As overall fund size expand so does the pressure on venture capitals and private equities to secure quality investments, essentially making unicorns an unlikely sighting for now
“If any start-up or founder comes and says they are building a unicorn, I would say just get out,” Tapas Kuila, general partner of logistics tycoon Rithy Sear’s venture capital (VC) firm Ooctane, said.
He was talking about the idea of start-ups achieving over a billion-dollar valuation in Cambodia, which he found to be somewhat preposterous.
“I am not kidding because unicorns are not possible in Cambodia, not today unless you have a very good business model and you know how to replicate it in the region.
“And by region, I mean it has to at least be Myanmar or Vietnam, or there is no way you can become a unicorn,” he said.
Tapas has been sieving the market for over a year now looking for prospective start-ups with good business models because, at the end of the day, the objective is “not only to put money but to get back returns”.
He stressed that the present moment is not right because Cambodia is quite small.
“Whatever you do and if you are raising a company to become a unicorn for the sake of making it into a unicorn, yes I can do that but it is not sustainable and it is completely unfair.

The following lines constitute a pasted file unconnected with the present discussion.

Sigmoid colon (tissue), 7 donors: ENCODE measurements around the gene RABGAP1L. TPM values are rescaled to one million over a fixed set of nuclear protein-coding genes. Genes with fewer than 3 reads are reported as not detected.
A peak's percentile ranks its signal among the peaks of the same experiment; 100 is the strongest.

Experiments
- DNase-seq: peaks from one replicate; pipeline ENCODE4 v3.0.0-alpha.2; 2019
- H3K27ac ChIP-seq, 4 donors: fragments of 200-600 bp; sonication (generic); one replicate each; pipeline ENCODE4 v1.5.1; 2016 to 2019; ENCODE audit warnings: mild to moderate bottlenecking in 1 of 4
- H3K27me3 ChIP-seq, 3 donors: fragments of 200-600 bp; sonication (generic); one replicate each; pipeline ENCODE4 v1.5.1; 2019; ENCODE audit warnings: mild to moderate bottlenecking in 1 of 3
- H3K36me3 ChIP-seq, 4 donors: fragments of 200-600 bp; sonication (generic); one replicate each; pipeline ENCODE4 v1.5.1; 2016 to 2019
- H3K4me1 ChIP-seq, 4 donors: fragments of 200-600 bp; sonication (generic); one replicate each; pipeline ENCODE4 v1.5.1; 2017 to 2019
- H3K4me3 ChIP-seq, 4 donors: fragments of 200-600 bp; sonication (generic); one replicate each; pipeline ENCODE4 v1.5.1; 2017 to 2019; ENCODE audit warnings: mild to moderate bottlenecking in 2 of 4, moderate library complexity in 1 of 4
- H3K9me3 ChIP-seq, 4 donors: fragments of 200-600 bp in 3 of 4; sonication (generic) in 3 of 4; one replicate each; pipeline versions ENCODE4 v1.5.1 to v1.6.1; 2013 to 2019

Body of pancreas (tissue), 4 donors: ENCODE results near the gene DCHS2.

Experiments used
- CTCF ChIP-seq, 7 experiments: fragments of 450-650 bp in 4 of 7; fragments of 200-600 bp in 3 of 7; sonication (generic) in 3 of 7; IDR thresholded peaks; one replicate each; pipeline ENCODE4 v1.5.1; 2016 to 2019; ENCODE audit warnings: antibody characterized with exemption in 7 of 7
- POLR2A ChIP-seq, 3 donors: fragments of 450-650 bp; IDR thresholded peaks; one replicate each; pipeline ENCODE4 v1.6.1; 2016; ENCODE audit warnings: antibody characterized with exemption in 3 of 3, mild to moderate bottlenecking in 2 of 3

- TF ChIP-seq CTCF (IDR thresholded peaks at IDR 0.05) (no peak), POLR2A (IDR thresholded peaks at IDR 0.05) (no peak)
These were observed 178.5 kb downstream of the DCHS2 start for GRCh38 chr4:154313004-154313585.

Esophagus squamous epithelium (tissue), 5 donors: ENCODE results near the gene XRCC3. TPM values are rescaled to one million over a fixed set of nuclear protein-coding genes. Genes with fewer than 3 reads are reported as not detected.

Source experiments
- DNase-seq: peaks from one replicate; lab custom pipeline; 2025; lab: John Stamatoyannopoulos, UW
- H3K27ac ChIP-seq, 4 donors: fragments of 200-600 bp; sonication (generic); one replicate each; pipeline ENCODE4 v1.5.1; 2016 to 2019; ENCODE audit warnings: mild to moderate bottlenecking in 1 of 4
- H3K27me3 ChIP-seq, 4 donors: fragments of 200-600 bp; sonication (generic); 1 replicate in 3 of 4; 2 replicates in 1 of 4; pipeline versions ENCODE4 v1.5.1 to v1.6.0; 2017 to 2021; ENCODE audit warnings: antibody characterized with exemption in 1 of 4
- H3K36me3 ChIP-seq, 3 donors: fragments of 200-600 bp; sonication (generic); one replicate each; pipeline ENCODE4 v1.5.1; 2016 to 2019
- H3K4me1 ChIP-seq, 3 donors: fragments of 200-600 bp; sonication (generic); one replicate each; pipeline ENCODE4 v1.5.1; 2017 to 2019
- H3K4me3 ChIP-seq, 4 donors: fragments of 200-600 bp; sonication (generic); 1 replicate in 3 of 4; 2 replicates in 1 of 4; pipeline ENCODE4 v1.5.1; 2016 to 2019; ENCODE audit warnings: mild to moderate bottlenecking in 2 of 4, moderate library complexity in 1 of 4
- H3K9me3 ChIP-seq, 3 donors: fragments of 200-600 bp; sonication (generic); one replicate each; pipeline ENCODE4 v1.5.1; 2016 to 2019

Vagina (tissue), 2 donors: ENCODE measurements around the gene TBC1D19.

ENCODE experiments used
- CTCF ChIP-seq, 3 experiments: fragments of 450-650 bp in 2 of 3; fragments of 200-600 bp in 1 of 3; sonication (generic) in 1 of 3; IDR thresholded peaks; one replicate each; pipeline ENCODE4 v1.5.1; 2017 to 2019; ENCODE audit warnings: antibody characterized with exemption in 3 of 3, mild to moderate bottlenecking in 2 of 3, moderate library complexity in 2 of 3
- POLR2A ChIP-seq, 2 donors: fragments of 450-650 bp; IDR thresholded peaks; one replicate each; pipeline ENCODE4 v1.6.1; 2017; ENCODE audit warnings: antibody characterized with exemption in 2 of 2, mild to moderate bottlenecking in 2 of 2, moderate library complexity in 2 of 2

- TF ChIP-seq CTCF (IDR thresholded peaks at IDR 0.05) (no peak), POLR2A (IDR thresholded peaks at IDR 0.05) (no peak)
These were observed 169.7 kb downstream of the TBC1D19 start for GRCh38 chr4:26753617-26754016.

“I can’t even convince myself that this is something of a unicorn. If the focus is only Cambodia, then it is not possible,” Tapas said.
As Cambodia is not ready, the ecosystem needs to be nurtured with various accelerators and venture builder programmes.
"Therefore, a lot more has to be done in terms of capacity building, skills development and public-private initiatives to reach there," he added.
Raising a company to be a unicorn is undoubtedly a tall order, not only in Cambodia. In Southeast Asia, there are only 13, all of them tech-related, and in the world, 501 with a cumulative valuation of $1.6 trillion as of November 2020, according to tech research CB Insights. And over 85 per cent of them are located in five countries.
Data by management consultant Bain & Company’s brief on Investing in Southeast Asia: What’s behind the boom in 2018 showed that 10 unicorns at the time had a total market value of $34 billion.
Till today, two-thirds of the figure is shared among Indonesia and Singapore.
They host ride-hailing apps Go-Jek by PT Aplikasi Karya Anak Bangsa, and Grab Holdings Inc, gaming hardware and software Razer Inc, e-commerce platforms Ali Baba Group’s Lazada, Sea Ltd, PT Tokopedia and PT Bukalapak.com, and online travel app PT Traveloka Indonesia.